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-   -   mkinitcpio: mdadm_udev Hook (http://www.linux-archive.org/archlinux-general-discussion/709313-mkinitcpio-mdadm_udev-hook.html)

Simon Perry 10-03-2012 12:41 PM

mkinitcpio: mdadm_udev Hook
 
Hi,

I've just been re-installing a box, and saw that the wiki says regarding
using the mdadm_udev hook:

> "This is the preferred method of mdadm assembly (rather than using the
> above mdadm hook). "

I've tried to use the mdadm_udev hook, but the devices get named:

> normal md0 (/boot) is md127
> normal md1 (encrypted, then lvm with swap and / on it ) is md126

I found this out with "cat /proc/partitions" once my box failed to boot
and dropped to the initramfs shell.

Seems pretty random, the first actual device isn't even the lowest
number.

There doesn't seem to be any documented way to have my raid1 devices
named so I can use:

> cryptdevice=/dev/md1:crypt

in my kernel arg line.

The only way to get things to work is to use the mdadm hook and have my
devices specified in /etc/mdadm.conf

Can I rely on md127 and md126 being the same across every boot, and
therefore resign myself to using this numbering (instead of the much
nicer md0 and md1), and use it in my cryptdevice kernel arg and be done
with it?

Given this thread: https://bbs.archlinux.org/viewtopic.php?id=149358

And the comment:

"I have little interest in supporting the mdadm hook. Assembly via udev
is the preferred method here."

What is the right way to do this?

Cheers.

--
Simon Perry (aka Pezz)

Thomas Bächler 10-03-2012 01:44 PM

mkinitcpio: mdadm_udev Hook
 
Am 03.10.2012 14:41, schrieb Simon Perry:
> Hi,
>
> I've just been re-installing a box, and saw that the wiki says regarding
> using the mdadm_udev hook:
>
>> "This is the preferred method of mdadm assembly (rather than using the
>> above mdadm hook). "
>
> I've tried to use the mdadm_udev hook, but the devices get named:
>
>> normal md0 (/boot) is md127
>> normal md1 (encrypted, then lvm with swap and / on it ) is md126
>
> I found this out with "cat /proc/partitions" once my box failed to boot
> and dropped to the initramfs shell.
>
> Seems pretty random, the first actual device isn't even the lowest
> number.

You need to create a file /etc/mdadm.conf. mdadm --examine --scan will
generate the right lines for you. This file will be added to the
initramfs and your names will be fine again.

Simon Perry 10-03-2012 08:07 PM

mkinitcpio: mdadm_udev Hook
 
On 03/10/12, Thomas Bächler wrote:

| You need to create a file /etc/mdadm.conf. mdadm --examine --scan will
| generate the right lines for you. This file will be added to the
| initramfs and your names will be fine again.

Yep, that's what I've done, and I've used the mdadm hook as I have in the
past.

Based on the mkinitcpio wiki page, and the forum post, I'm under the
impression that using mdadm_udev to auto-assemble the arrays is what I
should be using (and is what will be supported in the future).

The mdadm_udev hook does work as advertised, but I don't see how I can
use it when I need a known /dev/mdx device for use in something like a
"cryptdevice=" kernel arg.

Cheers.

--
Simon Perry (aka Pezz)

Thomas Bächler 10-03-2012 09:17 PM

mkinitcpio: mdadm_udev Hook
 
Am 03.10.2012 22:07, schrieb Simon Perry:
> Based on the mkinitcpio wiki page, and the forum post, I'm under the
> impression that using mdadm_udev to auto-assemble the arrays is what I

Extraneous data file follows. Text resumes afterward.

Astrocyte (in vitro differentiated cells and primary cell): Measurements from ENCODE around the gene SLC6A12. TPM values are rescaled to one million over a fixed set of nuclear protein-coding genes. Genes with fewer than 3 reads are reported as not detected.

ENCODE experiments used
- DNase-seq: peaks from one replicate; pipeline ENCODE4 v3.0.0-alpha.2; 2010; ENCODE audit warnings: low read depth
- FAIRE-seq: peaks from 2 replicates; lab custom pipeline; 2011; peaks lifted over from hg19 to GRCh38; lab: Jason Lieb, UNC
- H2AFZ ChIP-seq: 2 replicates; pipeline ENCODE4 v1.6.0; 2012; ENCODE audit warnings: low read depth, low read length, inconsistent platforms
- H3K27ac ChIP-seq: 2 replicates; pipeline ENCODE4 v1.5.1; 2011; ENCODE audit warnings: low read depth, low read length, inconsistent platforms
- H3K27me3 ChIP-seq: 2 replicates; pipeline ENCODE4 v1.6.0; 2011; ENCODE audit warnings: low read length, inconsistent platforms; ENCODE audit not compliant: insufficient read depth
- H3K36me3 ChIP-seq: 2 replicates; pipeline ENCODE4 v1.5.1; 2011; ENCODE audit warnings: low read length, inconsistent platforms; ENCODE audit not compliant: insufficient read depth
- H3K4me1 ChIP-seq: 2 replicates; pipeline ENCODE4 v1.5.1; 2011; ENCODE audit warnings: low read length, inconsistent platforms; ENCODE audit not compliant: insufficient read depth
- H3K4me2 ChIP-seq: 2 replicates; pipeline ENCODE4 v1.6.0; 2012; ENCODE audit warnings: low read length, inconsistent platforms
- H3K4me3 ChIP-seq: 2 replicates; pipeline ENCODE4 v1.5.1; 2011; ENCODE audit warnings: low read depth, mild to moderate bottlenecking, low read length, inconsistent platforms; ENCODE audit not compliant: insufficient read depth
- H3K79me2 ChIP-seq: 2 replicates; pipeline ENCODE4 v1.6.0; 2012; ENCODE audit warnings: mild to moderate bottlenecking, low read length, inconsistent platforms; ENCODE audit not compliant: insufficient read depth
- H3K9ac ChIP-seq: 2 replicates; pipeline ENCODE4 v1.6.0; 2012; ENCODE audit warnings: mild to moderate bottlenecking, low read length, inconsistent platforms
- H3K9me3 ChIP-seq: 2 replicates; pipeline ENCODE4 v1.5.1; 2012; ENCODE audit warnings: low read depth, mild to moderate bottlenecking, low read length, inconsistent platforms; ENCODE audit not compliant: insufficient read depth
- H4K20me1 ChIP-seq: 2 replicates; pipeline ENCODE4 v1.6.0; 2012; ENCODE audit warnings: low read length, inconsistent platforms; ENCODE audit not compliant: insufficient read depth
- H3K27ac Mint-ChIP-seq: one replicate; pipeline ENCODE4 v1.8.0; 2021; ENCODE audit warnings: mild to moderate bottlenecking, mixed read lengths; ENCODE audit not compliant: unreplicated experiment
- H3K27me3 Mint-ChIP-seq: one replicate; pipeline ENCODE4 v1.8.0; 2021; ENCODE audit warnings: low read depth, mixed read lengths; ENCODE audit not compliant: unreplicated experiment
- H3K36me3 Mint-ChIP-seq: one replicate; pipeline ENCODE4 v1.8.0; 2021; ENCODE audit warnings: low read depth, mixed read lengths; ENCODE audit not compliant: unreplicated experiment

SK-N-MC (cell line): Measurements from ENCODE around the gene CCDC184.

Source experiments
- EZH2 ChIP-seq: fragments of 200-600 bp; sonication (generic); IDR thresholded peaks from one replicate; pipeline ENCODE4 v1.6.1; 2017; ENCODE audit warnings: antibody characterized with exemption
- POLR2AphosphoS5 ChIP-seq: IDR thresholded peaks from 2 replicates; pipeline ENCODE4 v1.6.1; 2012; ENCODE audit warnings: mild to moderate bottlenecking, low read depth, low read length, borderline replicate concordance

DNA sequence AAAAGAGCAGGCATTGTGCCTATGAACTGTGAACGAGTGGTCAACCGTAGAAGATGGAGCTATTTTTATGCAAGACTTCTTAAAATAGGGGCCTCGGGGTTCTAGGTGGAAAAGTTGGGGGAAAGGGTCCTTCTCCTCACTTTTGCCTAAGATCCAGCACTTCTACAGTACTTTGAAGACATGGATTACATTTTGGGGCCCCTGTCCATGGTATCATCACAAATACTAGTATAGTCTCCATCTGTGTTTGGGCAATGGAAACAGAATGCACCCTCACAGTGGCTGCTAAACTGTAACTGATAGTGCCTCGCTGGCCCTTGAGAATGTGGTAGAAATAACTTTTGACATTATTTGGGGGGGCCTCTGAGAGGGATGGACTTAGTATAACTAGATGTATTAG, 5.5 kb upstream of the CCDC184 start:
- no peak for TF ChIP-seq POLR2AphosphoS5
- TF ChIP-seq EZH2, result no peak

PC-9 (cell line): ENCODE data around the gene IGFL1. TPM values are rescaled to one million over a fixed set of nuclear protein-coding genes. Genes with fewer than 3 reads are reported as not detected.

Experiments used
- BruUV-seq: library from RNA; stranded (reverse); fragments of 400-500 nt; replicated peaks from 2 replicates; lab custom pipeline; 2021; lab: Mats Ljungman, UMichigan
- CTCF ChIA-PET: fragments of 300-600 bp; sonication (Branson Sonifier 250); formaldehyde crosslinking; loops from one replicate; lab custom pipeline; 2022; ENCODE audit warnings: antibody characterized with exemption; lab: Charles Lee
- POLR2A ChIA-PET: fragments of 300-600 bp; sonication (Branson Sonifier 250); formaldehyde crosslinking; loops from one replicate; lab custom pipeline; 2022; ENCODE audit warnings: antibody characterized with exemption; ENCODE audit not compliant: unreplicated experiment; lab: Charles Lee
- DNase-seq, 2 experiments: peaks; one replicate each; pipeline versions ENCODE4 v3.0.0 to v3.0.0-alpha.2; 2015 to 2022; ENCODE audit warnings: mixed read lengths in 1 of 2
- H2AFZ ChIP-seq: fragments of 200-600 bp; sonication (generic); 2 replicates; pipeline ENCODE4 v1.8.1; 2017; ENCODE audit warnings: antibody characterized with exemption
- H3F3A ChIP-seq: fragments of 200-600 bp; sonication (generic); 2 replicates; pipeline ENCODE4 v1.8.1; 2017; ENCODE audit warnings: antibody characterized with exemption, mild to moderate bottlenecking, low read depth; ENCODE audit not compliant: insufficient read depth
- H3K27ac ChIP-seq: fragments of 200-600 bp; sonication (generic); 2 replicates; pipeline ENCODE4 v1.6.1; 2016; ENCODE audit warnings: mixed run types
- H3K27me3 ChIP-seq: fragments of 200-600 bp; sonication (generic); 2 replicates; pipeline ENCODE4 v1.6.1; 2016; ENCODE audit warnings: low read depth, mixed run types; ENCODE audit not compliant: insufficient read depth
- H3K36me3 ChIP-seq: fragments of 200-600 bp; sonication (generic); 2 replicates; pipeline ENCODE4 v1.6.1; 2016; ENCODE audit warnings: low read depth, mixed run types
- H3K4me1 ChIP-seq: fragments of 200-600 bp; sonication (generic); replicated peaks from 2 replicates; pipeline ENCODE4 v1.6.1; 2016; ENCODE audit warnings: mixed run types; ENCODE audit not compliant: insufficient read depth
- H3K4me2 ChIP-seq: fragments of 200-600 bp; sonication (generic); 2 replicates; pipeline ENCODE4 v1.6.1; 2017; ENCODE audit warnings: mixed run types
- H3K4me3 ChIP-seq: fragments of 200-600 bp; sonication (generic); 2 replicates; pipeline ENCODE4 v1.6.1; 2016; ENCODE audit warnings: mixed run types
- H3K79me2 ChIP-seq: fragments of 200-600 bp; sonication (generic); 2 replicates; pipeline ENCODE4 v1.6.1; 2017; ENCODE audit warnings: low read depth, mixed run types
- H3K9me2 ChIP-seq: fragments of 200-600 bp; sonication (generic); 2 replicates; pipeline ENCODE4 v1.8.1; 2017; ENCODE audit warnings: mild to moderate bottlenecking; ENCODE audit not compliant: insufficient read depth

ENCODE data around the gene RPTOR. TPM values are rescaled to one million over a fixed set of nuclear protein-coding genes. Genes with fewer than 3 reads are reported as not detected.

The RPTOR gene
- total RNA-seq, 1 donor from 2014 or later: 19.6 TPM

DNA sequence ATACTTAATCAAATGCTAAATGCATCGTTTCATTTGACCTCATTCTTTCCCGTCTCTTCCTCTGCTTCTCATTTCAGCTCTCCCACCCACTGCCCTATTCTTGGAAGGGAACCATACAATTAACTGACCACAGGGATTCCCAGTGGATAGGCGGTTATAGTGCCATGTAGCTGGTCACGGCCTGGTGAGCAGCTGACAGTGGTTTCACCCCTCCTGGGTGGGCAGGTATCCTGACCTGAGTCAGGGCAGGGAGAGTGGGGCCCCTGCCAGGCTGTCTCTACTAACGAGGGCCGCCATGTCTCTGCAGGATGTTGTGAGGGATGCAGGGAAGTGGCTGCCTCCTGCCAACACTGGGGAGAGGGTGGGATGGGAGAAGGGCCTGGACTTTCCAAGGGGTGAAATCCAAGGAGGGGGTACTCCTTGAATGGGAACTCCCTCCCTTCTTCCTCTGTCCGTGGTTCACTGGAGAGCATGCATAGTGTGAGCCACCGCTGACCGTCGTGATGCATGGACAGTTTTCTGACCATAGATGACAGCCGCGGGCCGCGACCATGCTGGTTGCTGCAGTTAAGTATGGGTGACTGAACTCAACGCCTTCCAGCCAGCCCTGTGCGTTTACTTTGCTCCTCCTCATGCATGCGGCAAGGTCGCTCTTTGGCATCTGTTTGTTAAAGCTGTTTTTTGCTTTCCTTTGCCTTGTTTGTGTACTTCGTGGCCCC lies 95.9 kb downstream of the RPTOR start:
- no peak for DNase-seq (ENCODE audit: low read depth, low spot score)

> should be using (and is what will be supported in the future).
>
> The mdadm_udev hook does work as advertised, but I don't see how I can
> use it when I need a known /dev/mdx device for use in something like a
> "cryptdevice=" kernel arg.

First of all, once you add the mdadm.conf file, the mdX names will
follow the naming usual scheme - the md126+ names will only be used when
the array is not mentioned in mdadm.conf.

Second, you can always use /dev/disk/by-uuid/.

Dave Reisner 10-03-2012 10:01 PM

mkinitcpio: mdadm_udev Hook
 
> On 03/10/12, Thomas B?chler wrote:
>
>> You need to create a file /etc/mdadm.conf. mdadm --examine --scan will
>> generate the right lines for you. This file will be added to the
>> initramfs and your names will be fine again.
>
> Yep, that's what I've done, and I've used the mdadm hook as I have in
> the
> past.
>
> Based on the mkinitcpio wiki page, and the forum post, I'm under the
> impression that using mdadm_udev to auto-assemble the arrays is what I
> should be using (and is what will be supported in the future).
>
> The mdadm_udev hook does work as advertised, but I don't see how I can
> use it when I need a known /dev/mdx device for use in something like a
> "cryptdevice=" kernel arg.

Thomas is pointing out that the mdadm_udev hook will (should?) still
honor your /etc/mdadm.conf if it has ARRAY decls in it (you'll see it
being picked up on the mkinitcpio run if this is true). If that isn't
happening, or it isn't being honored, we should find out why.

Alternatively, cryptdevice understands tags, e.g:

cryptdevice=UUID=46c78135-8ac0-4928-8b26-5d23a77b1ff1:cryptrewt

Of course, since there isn't a filesystem involved, UUID is the only one
that makes sense for MBR disks. PARTUUID is also supported, and
PARTLABEL support will be available in the next mkinitcpio release.

Cheers,
Dave

Simon Perry 10-03-2012 10:25 PM

mkinitcpio: mdadm_udev Hook
 
On 03/10/12, Thomas Bächler wrote:

| First of all, once you add the mdadm.conf file, the mdX names will
| follow the naming usual scheme - the md126+ names will only be used when
| the array is not mentioned in mdadm.conf.
|
| Second, you can always use /dev/disk/by-uuid/.

Cool, makes sense, and damn me for not going one step further and
setting up mdadm.conf before giving up and going back to the mdadm hook.

:)

-> Running build hook: [mdadm_udev]
Custom /etc/mdadm.conf file will be used in initramfs for assembling
arrays.

Cheers for the info fellas.

--
Simon Perry (aka Pezz)


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